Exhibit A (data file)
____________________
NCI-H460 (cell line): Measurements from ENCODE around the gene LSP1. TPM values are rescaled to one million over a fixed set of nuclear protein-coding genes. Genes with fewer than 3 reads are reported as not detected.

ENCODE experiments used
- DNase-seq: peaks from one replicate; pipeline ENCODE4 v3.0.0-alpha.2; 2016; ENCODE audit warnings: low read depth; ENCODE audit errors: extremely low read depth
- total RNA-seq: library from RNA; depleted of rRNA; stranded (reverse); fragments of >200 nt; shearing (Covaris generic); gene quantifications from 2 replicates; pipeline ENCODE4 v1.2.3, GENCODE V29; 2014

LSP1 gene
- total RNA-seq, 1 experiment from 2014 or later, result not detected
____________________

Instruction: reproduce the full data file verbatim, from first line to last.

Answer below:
NCI-H460 (cell line): Measurements from ENCODE around the gene LSP1. TPM values are rescaled to one million over a fixed set of nuclear protein-coding genes. Genes with fewer than 3 reads are reported as not detected.

ENCODE experiments used
- DNase-seq: peaks from one replicate; pipeline ENCODE4 v3.0.0-alpha.2; 2016; ENCODE audit warnings: low read depth; ENCODE audit errors: extremely low read depth
- total RNA-seq: library from RNA; depleted of rRNA; stranded (reverse); fragments of >200 nt; shearing (Covaris generic); gene quantifications from 2 replicates; pipeline ENCODE4 v1.2.3, GENCODE V29; 2014

LSP1 gene
- total RNA-seq, 1 experiment from 2014 or later, result not detected